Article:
An unusual morning

Mid-September Saturday in the San Joaquin Valley. We slept in until just past 6:30. Cannot tell you the last time we lay in bed so “late.” It’s fifty eight degrees. The air is clean. The windows are open. We have no where to BE, but here, here in our own home, in our yards, with our cats, for the WHOLE day. This is most amazing. And I am so grateful.

My hairdresser and I chatted about such small luxuries yesterday while she colored and cut my hair. Her heart breaks for the homeless she sees, and, like me, she cannot understand how we can have so many on the streets when there is so much wealth. Neither of us are what would be considered wealthy by today’s standards, but we both consider ourselves privileged. We are so grateful for what we have, and even though we try to do our part in helping others, we know it’s but a drop in the ocean.

One of the drops in the ocean is taking care of the cats. Many of you dear Readers have wondered about our cats. I won’t go into detail, but let’s just say we are the rescue mission for the cats on the block. A friend had a picture on Facebook this morning of two stray cats she is feeding and trying to catch to have neutered. I told her I understood, that even when they live in your backyard, it’s not easy. In the last 10 days we have had 5 cats neutered. Then, while sitting in the backyard, cats in my lap while the sprinklers run, I did a quick count. In just under two years we have taken 14 cats to the low-cost spay and neuter clinic. We are not the only ones. There are quite a few of us “frequent fliers.”

My two days at Columbia this week were pure joy. Yes, the second graders are all thrilled now that I am coming, even the ones who weren’t there last year. The first graders, just after one visit, were excited when I came into their rooms. One little boy even brought me pages of his own stickers. I thanked him and told him he could share those with his classmates, that I had plenty of stickers. He didn’t want me to run out. And his name, Cody, rhymes with mine!

Tomorrow, the third Sunday of the month, is my turn to do coffee fellowship. It’s been busy, as I said, so I’m getting donuts from our favorite shop–Lucky’s Donuts–owned by the family of former students. These people are so special to me. I have known them since 1996 when their oldest daughter was a freshman in the Class of 2000 and helped in the planning of the class’s first dance, a backwards prom. She worked so hard but wasn’t going to be able to come to the dance because her dad didn’t think it was safe. She somehow convinced him to bring her because I told her he could come, too, and stay the entire evening if he wished. He brought her, we chatted, best we could what with a language barrier, and he left her in my care. We were long-lived friends afterwards, and still are today, 22 years after that girl graduated. Her sisters came behind her and were in my marketing and yearbook classes. Never had the brother, though, in any class.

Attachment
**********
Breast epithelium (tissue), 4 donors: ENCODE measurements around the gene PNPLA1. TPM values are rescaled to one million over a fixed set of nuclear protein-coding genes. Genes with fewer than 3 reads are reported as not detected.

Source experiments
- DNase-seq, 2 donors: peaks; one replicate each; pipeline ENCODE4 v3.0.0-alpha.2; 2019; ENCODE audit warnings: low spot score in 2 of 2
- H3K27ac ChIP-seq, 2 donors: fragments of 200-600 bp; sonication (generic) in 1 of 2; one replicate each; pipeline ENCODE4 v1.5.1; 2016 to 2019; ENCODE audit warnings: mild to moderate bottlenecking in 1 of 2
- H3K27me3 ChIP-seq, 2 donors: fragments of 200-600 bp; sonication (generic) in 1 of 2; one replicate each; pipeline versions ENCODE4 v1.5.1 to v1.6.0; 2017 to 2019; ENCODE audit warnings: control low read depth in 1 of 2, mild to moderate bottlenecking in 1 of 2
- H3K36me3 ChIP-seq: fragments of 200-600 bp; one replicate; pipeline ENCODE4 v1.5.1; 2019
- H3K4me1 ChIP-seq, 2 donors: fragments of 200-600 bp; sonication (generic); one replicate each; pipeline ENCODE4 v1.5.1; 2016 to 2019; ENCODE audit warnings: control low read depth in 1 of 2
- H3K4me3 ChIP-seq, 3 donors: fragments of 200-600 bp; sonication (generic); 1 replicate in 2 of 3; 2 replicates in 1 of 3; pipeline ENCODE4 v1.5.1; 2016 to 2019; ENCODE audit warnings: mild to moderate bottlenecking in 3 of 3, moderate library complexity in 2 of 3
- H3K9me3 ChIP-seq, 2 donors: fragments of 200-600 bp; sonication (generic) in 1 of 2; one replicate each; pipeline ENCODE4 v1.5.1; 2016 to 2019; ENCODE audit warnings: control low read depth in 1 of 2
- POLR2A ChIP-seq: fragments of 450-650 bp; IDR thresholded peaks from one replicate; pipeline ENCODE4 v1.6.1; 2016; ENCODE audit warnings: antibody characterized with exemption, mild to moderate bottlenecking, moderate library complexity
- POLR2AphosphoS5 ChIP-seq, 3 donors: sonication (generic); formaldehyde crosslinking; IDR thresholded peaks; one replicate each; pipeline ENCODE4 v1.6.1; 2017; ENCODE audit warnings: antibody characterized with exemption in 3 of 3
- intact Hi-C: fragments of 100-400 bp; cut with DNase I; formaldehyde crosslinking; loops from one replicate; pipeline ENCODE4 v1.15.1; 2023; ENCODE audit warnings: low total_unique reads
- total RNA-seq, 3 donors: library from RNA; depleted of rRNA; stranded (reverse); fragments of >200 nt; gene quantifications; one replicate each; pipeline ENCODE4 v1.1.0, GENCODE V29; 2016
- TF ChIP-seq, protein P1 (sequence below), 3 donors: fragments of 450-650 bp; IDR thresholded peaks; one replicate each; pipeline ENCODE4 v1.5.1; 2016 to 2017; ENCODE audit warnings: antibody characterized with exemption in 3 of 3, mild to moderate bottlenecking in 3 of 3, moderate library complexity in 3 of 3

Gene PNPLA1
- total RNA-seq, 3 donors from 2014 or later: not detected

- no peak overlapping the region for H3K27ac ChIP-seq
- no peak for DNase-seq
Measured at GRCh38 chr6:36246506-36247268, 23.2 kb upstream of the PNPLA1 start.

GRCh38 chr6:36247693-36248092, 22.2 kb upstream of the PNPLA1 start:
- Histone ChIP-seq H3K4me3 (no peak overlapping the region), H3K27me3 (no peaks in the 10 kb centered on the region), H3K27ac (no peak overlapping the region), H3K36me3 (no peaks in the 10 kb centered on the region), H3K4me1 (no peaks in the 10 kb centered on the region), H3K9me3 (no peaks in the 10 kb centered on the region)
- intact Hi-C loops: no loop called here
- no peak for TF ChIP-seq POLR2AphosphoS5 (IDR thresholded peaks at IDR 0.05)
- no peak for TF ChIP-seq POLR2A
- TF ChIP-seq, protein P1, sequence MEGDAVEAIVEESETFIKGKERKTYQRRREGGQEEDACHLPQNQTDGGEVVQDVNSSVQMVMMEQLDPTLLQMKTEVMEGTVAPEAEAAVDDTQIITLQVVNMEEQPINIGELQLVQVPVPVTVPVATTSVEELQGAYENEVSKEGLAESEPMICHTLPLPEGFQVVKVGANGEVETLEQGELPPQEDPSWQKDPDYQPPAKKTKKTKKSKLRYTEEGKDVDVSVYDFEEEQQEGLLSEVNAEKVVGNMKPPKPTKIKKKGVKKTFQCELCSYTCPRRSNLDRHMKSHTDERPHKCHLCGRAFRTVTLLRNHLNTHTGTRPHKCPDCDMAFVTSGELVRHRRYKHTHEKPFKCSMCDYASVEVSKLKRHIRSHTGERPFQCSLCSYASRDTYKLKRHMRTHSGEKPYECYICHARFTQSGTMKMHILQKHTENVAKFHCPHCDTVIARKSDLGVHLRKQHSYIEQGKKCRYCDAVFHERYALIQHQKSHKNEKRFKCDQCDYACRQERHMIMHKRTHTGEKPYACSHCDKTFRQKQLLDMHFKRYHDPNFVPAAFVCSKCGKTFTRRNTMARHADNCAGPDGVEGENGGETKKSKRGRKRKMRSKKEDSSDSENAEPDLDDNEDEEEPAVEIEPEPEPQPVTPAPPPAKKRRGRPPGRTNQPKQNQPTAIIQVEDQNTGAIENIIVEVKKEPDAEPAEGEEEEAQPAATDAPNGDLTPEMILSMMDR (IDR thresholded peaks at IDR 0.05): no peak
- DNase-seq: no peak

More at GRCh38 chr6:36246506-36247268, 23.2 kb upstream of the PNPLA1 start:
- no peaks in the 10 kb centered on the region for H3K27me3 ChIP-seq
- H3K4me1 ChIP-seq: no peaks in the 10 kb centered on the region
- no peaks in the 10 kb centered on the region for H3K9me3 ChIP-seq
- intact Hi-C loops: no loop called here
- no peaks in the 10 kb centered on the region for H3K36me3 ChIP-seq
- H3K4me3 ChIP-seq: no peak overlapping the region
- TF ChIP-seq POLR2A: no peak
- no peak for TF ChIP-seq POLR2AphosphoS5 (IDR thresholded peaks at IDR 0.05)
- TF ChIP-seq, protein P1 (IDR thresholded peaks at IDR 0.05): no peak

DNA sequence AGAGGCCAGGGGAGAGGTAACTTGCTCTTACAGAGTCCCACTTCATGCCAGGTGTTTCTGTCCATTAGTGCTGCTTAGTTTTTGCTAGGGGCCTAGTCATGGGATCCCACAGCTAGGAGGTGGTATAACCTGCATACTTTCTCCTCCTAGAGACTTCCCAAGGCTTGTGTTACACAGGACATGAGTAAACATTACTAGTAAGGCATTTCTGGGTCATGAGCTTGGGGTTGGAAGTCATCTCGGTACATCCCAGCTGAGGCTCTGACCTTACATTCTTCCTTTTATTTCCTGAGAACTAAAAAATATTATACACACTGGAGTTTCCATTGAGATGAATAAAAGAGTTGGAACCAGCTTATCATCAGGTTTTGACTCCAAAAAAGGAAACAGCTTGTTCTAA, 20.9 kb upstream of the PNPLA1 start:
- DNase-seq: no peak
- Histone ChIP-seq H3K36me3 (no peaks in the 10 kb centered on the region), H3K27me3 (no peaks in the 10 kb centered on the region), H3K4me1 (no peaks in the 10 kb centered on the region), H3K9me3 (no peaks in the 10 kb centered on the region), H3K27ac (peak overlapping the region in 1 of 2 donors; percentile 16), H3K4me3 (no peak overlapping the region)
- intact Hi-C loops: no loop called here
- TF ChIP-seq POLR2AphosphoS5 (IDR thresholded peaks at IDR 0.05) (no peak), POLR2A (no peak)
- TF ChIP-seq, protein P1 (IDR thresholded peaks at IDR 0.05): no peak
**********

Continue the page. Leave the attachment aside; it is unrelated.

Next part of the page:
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10 responses to “An unusual morning

  1. Yes, we also donate to food banks and other organizations that help those in need, but you’re right. The need is so great. Hawaii is having even more of a problem because of the higher cost of living here. There’s also the problem of people coming here for the weather, but not having the resources to house themselves. It’s a hard situation.

  2. What a sweet story about your lifelong friend and his daughter. We have so many homeless here, too, and it does break my heart to think we, as a prosperous nation, have so many cast aside like that. 😦

  3. I’m hearing more and more about the lack of workers when there are jobs to be had. How are people surviving? Have a percentage of prior workers decided to live off the streets after having withstood the pandemic?? It’s such a strange situation. My niece says her company has several unfilled positions and they will advertise them without success, take the ad down for a few days before putting it back up again. Yet today, as I turned off the freeway offramp we watched a man cross the street with a 2 litre of beverage and a paper cup. He set the beverage down by a post and proceeded to walk towards traffic, holding the paper cup out and soliciting donations. Bizarre…

    • My hairdresser, who also is a makeup artist, told me she is considering taking a side hustle with MAC cosmetics. I guess the stores need workers, she could use a little extra cash and she loves to play with makeup. She’s young (41) and smart and her kids are in high school. She assured me she wasn’t giving up her hairdressing clients. Ambitious woman.

  4. Yes, we cannot change everything in life, but we do our bit. Thank you for sharing.

  5. I envy your good fortune in not knowing how it is that you got away with sleeping in! My neck often forces me out of bed; damn thing. Not that I’m not grateful to have a neck, but geez, does it have to be so insistent that I get up and greet the day before I’m ready?! -Kate

    • Ah, neck issues…I am fortunate that my stenosis has remained stable. The dr believed the exercises I do every day has made a difference. I used to wake up during the night with numb fingers and/or hands and have readjust my head and neck to get the feeling back. That rarely happens.

  6. I’m guessing the family that owns the doughnut shop were immigrants. It has to be satisfying to watch them thrive.

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